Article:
“Dr. Livingstone I presume. . .” That’s what I wanted to say when I saw familiar faces after walking a couple hundred yards down the dusty road outside the airport with my luggage, but his name is not Livingston, and mine is not Stanley. Otherwise, the situation was similar, except that neither of us were subjected to the travel standards and struggles they were. As soon as I greeted them, they pointed out a vervet monkey on a wire above, helped me with my load, and we drove off down a rough rocky rutted road to heaven knows where. Welcome to Africa.
I felt welcome and I think they were glad to see someone from home. They brought me through the hectic, no lanes, no rules traffic full of little blue 3 wheeled buggies for hire to my hotel. This was a series of rooms in roundish huts with matted straw roofs. These and the neighboring roofs are a playground for the local gang.
Vervet monkeys range from the northern Red Sea to South Africa, along the eastern side of the continent. They have been historically depicted in ancient Egyptian drawings, and I hear they give a nasty bite if you challenge them for a piece of fruit. I will not be picking any fights.
We humans sat down to a lunch of goat tibs. For you non-africans, the menu described this as “tender goat meat finely chopped, and fried with onion, pepper, and tomato; served with bread or enjera.” Enjera is a fermented, vinegary flat bread. It was tastier than you’re thinking.
Afterwards I unpacked in my home base for the next several days and then went out to exchange Dollars for Birr. We stopped at a spot along the way to have some macchiato, since Ethiopia is known for its coffee. I’m not a coffee drinker, but that was to any coffee I’ve ever tried what Pappy Van Winkle is to bourbon. Smooth and not bitter. Ridiculous. With a full belly and the promise of a good week ahead, I returned and settled into my room to try to sleep in spite of having a case of jet lag on top of a full dose of caffeine, in addition to no air conditioner. Thanks to my regular clonezapam, I fell asleep without a problem, but then I woke up buzzing in a couple of hours. This gave me the opportunity to sit outside in the midnight air under a half moon and listen to God. As Jefferson and Madison put it, the god of nature. Except for me it’s personal. The God of my soul. We talked. He clarified my purpose in Africa and my purpose in general. He reminded me of the story of Aaron and Hur, in Exodus 17, when Joshua was leading the Israelites in battle at Rephidim and Moses was standing on a hillside above. As long as Moses held up his arms, holding his staff, they were winning, but when he relaxed, they were losing. So as he became tired, Aaron and Hur held up his arms for him, and the Israelites won. Sometimes I am the support, sometimes the director, and sometimes the fighter, but I must accept my role with humility in any case, and cherish the fact that He finds me worthy to use for His holy purposes. Once I grasped this I went to sleep.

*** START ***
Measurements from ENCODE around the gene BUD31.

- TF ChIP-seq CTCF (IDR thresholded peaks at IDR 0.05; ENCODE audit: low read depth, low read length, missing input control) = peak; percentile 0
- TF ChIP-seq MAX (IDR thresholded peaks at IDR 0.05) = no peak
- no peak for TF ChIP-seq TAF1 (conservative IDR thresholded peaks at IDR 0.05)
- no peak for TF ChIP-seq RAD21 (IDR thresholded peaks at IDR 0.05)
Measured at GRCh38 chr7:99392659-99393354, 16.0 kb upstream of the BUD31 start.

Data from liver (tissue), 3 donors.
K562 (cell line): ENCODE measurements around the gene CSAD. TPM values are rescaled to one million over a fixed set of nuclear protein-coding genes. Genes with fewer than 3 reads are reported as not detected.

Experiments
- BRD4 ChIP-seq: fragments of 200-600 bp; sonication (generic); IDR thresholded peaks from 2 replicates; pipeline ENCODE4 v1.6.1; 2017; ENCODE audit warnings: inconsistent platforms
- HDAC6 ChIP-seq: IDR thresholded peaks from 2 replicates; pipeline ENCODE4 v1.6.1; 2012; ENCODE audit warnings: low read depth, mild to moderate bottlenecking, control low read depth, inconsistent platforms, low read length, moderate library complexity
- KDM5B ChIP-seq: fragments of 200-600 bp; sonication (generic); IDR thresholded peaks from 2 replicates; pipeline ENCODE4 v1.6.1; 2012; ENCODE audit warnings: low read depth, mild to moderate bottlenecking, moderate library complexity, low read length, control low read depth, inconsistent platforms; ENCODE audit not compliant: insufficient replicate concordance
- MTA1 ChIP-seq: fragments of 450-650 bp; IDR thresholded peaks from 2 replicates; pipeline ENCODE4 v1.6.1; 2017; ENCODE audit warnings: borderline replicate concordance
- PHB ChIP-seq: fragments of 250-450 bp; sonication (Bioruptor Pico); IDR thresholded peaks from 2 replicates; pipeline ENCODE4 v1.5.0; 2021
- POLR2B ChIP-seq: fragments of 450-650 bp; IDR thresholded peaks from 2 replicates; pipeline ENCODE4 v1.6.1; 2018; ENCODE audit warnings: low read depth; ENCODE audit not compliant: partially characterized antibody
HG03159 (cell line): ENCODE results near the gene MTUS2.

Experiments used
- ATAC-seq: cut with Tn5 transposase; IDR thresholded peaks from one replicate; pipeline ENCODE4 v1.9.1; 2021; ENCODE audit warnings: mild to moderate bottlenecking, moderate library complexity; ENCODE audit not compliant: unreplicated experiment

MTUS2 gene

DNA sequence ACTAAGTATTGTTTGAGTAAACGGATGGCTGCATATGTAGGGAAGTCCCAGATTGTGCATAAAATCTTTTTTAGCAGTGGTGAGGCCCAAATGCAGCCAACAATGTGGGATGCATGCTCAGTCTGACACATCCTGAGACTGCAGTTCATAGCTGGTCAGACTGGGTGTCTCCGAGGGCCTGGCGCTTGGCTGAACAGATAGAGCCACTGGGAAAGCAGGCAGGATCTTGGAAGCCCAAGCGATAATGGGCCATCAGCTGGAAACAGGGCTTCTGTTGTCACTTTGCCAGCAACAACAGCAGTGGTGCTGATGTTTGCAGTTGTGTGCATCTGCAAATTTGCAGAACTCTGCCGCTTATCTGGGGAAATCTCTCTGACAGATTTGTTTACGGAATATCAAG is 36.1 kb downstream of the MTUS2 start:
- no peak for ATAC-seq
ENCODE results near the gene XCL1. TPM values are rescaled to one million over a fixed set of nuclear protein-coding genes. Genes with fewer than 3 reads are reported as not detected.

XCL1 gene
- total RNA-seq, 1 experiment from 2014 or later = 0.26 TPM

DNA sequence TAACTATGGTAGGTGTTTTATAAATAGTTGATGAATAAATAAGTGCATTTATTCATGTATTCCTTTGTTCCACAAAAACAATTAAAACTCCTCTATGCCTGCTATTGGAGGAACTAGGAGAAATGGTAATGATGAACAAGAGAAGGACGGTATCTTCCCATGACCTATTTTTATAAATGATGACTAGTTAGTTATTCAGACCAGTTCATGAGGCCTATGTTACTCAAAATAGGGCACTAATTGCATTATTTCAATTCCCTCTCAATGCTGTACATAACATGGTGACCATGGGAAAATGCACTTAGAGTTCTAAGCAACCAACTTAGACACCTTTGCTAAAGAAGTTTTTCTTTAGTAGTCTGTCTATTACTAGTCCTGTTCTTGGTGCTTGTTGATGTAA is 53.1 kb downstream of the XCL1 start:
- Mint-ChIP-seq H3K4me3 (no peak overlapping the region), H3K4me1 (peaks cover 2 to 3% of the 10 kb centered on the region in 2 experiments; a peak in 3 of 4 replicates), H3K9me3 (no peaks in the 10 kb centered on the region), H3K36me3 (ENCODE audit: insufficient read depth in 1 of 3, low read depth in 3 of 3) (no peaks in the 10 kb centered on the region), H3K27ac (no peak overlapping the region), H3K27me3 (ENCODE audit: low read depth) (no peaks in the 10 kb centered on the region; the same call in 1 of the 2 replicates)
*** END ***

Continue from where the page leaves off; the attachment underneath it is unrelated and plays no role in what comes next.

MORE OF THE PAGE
Monday morning I was awakened by the sounds of a parrot and monkeys. I had breakfast and then joined my friends for prayer. This was a wonderful experience, as they pray not as Americans who are comfortable in their religious freedom and therefore take it and God’s presence for granted, but as people in an often hostile environment who rely on God for their every need and thank Him earnestly for His protection and provision. I hope my words to them were half as much a breath of fresh air as theirs were to me.
After this mini revival, we walked the streets, meeting people and helping where we could. So many smiles and well wishes in the midst of such deep poverty by U.S. standards. Perhaps we Americans should rethink our standards.
Someone on the plane told me if I wanted to know Ethiopia I should mingle in with the people, as opposed to taking a safari or a protected, luxury excursion. That is what I did.